The Ross School is among the world leaders in research and academic programming devoted to sustainable enterprise. The Ross building is an example of that commitment. Incorporating many architecturally innovative and environmentally responsible features, the building was designed and built in accordance with the Leadership in Energy and Environmental Design (LEED) Green Building Rating System.
THE ROSS SCHOOL BUILDING ON A CRISP FALL DAY
High-efficiency lighting and daylight-dimming systems reduce power requirements. Large skylights bring light into offices and teaching areas. Occupancy sensors in faculty offices automatically lower the heat when offices have been vacant for a period of time. A non-ozone-depleting refrigeration system cools the building.
ENERGY CONSERVATION › BACK TO TOP
Three green roofs filter rainfall as part of a natural storm-water management system. Planted with sedum, a drought-resistant perennial groundcover, the living roofs help insulate the building, reduce heating and cooling costs, and improve air quality by trapping airborne dust and dirt. The three roofs, two on the Ross School of Business building and one on the Kresge Library, are expected to last two to three times longer than conventional roofs.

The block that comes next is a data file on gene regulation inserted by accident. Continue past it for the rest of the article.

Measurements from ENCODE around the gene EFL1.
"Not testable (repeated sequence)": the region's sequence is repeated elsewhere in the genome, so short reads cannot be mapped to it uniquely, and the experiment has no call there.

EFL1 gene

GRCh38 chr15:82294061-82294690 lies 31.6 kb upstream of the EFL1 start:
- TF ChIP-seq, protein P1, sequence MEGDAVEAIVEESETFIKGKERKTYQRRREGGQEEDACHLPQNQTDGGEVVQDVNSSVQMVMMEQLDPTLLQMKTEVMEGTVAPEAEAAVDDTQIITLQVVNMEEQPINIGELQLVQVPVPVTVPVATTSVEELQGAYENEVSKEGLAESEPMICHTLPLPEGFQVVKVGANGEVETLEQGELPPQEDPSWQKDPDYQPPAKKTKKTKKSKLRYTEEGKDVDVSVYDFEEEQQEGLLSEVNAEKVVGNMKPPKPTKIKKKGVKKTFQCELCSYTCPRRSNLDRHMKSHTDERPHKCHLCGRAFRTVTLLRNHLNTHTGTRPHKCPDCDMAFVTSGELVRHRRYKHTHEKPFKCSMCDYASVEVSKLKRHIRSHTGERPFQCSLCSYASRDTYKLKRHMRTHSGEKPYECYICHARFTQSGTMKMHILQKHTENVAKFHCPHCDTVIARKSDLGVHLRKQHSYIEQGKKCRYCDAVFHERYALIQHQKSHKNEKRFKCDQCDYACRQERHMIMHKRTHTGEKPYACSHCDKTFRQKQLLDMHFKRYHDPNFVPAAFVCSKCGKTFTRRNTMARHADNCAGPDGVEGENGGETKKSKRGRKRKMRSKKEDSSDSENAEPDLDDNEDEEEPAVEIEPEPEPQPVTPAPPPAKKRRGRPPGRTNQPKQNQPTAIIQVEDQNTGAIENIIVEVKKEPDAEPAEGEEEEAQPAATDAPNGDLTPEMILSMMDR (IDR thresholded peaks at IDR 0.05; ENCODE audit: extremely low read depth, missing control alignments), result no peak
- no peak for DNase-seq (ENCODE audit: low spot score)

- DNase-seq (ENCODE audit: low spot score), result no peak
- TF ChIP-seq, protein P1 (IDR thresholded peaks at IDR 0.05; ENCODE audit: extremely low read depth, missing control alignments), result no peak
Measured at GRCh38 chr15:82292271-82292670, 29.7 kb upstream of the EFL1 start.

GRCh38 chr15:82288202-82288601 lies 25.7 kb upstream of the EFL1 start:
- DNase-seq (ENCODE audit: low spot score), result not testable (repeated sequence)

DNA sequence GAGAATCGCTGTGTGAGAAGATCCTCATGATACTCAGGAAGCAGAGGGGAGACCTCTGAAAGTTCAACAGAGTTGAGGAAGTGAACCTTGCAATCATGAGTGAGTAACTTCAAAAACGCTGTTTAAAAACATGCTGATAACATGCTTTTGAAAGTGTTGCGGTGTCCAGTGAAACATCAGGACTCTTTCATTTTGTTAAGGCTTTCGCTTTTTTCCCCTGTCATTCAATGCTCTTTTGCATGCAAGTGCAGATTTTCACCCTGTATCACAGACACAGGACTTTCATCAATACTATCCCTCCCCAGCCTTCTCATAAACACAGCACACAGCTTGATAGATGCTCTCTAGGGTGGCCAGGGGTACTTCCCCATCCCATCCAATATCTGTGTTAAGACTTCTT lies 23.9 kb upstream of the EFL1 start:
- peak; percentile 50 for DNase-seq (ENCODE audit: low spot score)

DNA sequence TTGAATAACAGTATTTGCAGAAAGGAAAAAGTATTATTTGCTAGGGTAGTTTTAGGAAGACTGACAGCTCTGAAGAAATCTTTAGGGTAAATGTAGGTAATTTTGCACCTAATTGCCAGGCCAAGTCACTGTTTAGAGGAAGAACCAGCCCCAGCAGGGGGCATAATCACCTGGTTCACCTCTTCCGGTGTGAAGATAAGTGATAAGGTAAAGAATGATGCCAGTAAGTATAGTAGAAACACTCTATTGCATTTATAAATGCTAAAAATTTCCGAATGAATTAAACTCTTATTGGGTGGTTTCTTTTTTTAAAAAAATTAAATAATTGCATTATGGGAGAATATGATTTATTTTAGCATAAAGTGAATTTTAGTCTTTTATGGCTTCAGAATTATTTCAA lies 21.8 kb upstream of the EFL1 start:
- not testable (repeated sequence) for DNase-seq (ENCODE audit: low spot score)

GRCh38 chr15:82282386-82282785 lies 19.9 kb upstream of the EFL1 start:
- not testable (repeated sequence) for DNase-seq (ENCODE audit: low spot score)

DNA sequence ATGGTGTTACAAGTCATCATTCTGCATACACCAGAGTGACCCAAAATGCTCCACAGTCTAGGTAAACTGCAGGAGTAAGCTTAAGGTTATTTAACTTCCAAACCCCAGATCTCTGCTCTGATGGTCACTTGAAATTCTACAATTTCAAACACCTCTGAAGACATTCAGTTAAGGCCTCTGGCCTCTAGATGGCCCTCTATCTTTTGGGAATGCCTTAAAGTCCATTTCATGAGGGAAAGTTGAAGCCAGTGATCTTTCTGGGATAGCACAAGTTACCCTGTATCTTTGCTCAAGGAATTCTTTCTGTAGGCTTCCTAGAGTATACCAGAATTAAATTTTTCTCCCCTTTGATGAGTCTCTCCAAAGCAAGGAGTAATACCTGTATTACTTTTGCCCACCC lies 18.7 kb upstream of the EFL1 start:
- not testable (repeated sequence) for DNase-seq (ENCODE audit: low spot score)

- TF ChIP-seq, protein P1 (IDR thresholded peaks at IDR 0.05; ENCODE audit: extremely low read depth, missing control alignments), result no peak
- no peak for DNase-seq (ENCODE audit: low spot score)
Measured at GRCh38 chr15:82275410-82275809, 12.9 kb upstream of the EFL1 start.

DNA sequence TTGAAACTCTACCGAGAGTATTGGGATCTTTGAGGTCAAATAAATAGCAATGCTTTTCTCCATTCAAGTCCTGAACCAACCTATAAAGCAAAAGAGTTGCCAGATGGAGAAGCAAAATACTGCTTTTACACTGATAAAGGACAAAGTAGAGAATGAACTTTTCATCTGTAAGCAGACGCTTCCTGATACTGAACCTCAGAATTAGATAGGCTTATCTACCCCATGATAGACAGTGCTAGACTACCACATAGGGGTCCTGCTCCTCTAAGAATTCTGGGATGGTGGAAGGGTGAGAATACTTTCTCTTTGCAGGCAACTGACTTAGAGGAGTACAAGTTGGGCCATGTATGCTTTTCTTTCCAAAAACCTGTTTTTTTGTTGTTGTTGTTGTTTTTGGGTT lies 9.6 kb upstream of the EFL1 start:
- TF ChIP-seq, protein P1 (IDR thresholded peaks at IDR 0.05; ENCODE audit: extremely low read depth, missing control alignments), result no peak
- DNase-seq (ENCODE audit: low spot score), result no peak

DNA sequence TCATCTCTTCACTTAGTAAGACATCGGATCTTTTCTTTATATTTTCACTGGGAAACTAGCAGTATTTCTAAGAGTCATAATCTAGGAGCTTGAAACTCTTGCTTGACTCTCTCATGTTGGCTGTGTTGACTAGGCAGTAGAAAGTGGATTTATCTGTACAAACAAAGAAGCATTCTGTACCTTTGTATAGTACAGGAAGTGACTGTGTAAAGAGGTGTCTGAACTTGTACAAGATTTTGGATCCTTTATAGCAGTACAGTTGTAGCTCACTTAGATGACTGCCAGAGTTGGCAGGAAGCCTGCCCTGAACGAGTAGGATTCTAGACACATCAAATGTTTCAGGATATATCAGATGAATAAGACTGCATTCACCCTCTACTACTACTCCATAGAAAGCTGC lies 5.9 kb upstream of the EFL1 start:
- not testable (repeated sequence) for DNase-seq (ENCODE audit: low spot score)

GREEN ROOFS › BACK TO TOP
Automatic faucets, low-flush toilets, and drip irrigation are some of the features designed to restrain water consumption. Quiet and durable cork flooring, a rapidly renewable resource, is used in public spaces. We recycled 94 percent of demolition debris and 50 percent of the debris generated during construction. Much of the material used for the new structure—including concrete, drywall, and steel—is recycled. Finally, as a matter of responsible operations management, we are committed to using environmentally friendly cleaning products and to composting food waste and other disposable products.